Tuesday, October 24, 2006

THE HORN SECTION SALUTES: Forrest Tucker (1919-1986)

It was twenty years ago today, October 25, 1986, that the entire nation mourned a tragic event: Forrest Tucker (left), the greatest actor who ever lived, passed away from lung cancer at the young age of 67.

Tuck's full obituary from the Los Angeles Times can be viewed here. Of interest: Milton Berle is quoted, but the article makes no mention of their legendary "contest" to determine, once and for all, Hollywood's most, er, gifted actor.

Taking Fort Courage to Reno in April 1967
I've previously reviewed some of Tuck's work here: a two-parter on F Troop: The Complete First Season on DVD, as well as two of his hidden treasures still, for some strange reason, unavailable on DVD (why the Hell not???): the quintessential 1980's action/cheese classic THUNDER RUN and one of his finest character roles, co-starring with fellow Western legends Lee Van Cleef and Warren Oates in the ultraviolent, yet sadly neglected BARQUERO (pictured at the top, with John Davis Chandler).

HELLFIRE (1949) with Jim "Jock Ewing"Davis
There's more hidden Tuck Classics to come here at The Horn Section, but I should take time to recommend some of his films that are available on DVD: SANDS OF IWO JIMA (1949) and CHISUM (1970) which feature Tuck going toe-to-toe with John Wayne;

THE ABOMINABLE SNOWMAN (1957) in which he and Peter Cushing lead an expedition searching for the legendary title creature;

THE CRAWLING EYE (1958), perhaps his most fondly remembered 1950's sci-fi flick (he was an icon in the genre across the pond);

AUNTIE MAME (1958), as Beauregard Burnside, the role that finally made everyone stand up and take notice of his comedic talents; and the fun, melodramatic drive-in sleeper THE WILD McCULLOCHS (1975), Max Baer Jr.'s follow-up to MACON COUNTY LINE in which Tuck shows his dramatic chops as the two-fisted Jock Ewing-esque patriarch of a wealthy Texas family. This film is also noted for a ten minute brawl between Tuck and Baer that inspires dozens of wagers, much collateral damage, and a little old lady imploring Tuck to "kick him in the balls, Mac".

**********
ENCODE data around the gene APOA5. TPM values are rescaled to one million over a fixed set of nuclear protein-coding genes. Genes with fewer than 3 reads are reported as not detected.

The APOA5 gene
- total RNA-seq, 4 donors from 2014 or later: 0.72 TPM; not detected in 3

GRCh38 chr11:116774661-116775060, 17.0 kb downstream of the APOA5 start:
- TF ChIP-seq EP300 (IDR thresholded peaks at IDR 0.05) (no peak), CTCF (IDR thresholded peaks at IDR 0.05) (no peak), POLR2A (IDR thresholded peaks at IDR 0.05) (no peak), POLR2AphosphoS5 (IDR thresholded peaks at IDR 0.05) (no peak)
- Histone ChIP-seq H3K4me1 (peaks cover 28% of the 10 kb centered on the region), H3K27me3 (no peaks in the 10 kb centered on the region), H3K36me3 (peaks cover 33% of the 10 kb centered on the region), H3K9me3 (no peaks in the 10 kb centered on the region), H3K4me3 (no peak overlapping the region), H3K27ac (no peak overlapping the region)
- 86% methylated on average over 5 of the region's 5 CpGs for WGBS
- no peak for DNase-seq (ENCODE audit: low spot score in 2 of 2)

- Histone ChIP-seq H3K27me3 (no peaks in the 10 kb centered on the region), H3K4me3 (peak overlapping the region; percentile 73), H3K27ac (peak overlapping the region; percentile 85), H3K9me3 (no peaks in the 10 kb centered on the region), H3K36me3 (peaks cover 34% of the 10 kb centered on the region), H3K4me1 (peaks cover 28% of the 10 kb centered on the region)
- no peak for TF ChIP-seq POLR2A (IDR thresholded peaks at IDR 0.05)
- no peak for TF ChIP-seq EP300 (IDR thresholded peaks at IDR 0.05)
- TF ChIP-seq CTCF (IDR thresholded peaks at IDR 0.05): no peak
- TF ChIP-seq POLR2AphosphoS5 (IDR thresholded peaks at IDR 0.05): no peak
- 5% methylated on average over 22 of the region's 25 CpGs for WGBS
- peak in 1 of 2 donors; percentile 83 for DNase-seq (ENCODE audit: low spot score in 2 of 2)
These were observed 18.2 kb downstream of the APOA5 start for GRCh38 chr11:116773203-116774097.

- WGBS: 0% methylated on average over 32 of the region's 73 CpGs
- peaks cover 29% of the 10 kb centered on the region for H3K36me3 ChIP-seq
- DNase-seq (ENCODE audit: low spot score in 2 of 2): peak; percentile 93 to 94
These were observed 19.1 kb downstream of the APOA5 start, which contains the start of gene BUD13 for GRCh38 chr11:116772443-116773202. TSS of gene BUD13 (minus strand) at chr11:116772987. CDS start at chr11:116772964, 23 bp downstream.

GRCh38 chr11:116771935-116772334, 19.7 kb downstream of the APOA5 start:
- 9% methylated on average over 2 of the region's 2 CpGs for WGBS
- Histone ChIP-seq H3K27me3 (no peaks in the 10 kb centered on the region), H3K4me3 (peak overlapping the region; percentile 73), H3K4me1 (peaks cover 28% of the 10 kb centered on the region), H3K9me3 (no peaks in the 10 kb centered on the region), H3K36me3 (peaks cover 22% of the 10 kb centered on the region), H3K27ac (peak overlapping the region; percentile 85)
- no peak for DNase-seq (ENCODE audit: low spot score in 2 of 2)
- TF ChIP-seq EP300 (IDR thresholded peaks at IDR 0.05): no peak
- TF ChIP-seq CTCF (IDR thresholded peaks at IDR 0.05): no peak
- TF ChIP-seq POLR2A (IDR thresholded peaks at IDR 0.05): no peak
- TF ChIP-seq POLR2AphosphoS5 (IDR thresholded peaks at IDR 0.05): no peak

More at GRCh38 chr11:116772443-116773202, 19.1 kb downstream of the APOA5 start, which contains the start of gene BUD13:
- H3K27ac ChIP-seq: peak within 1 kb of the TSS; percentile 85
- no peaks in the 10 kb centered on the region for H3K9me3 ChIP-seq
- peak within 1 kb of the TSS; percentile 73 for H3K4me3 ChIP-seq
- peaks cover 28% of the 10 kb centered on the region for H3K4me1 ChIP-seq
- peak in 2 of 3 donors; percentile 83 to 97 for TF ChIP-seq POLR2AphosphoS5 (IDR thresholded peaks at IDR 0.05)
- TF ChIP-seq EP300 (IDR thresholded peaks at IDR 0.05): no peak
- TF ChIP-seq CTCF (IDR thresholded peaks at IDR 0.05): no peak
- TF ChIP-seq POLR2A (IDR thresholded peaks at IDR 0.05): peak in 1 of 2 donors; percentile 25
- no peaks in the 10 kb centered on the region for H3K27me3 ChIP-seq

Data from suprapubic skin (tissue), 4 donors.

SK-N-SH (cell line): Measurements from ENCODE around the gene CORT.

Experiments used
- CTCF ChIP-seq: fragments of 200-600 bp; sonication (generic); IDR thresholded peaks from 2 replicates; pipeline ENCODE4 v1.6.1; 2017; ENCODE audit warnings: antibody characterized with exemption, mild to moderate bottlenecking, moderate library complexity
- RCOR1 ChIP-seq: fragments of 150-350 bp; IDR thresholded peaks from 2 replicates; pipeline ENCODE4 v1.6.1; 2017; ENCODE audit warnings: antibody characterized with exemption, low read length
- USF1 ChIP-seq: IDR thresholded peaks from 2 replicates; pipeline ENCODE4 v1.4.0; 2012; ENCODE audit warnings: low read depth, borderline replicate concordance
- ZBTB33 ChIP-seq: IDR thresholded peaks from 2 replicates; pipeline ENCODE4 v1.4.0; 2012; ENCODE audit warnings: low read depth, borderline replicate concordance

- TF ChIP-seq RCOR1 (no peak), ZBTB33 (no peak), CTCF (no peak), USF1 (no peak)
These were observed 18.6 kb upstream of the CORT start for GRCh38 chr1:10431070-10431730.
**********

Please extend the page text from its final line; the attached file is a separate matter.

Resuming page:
Always underrated during his career, Forrest Tucker wasn't a "one hit wonder" who picked up an Oscar that had people scratching their heads (a la Broderick Crawford) nor did he receive one of those late-in-life Oscar nominations that was largely a lifetime achievement award (a la Jack Palance, James Coburn). He was, however, one of the original recipients of the Golden Boot award in 1983 for his contributions to the western genre.

Starring in CALIFORNIA PASSAGE (1950)
He may not have won an Oscar, an Emmy or a Tony, but Forrest Tucker simply gave one excellent performance after another for 46 years.  Whether he was on stage (did you know he played Professor Harold Hill in THE MUSIC MAN an astounding 2,038 times?), on television, or especially on screen in one of his more than one hundred feature films, Tuck could be counted on to deliver the goods.

Tuck, with Eva Bartok in BREAK IN THE CIRCLE (1957)

R. I. P, Forrest Meredith Tucker.  More reviews forthcoming!

with Allison Hayes (yowza!) in COUNTERPLOT (1959)

Thursday, October 19, 2006

CD Review: BLOWFLY - Blowfly's Punk Rock Party (2006)


BLOWFLY - Blowfly's Punk Rock Party (Alternative Tentacles Records - Virus 367)(2006) Produced by Tom Bowker

No one was more thrilled than yours truly when word came last year that the legendary Blowfly (a.k.a. Clarence Reid) had formed a new band with manager/drummer/producer Uncle Tom Bowker. Not only would Papa Fly be releasing his first CD since 1999's Blowfly Does XXX-Mas, but he would also be hitting concert stages across the country for the first time in over a decade.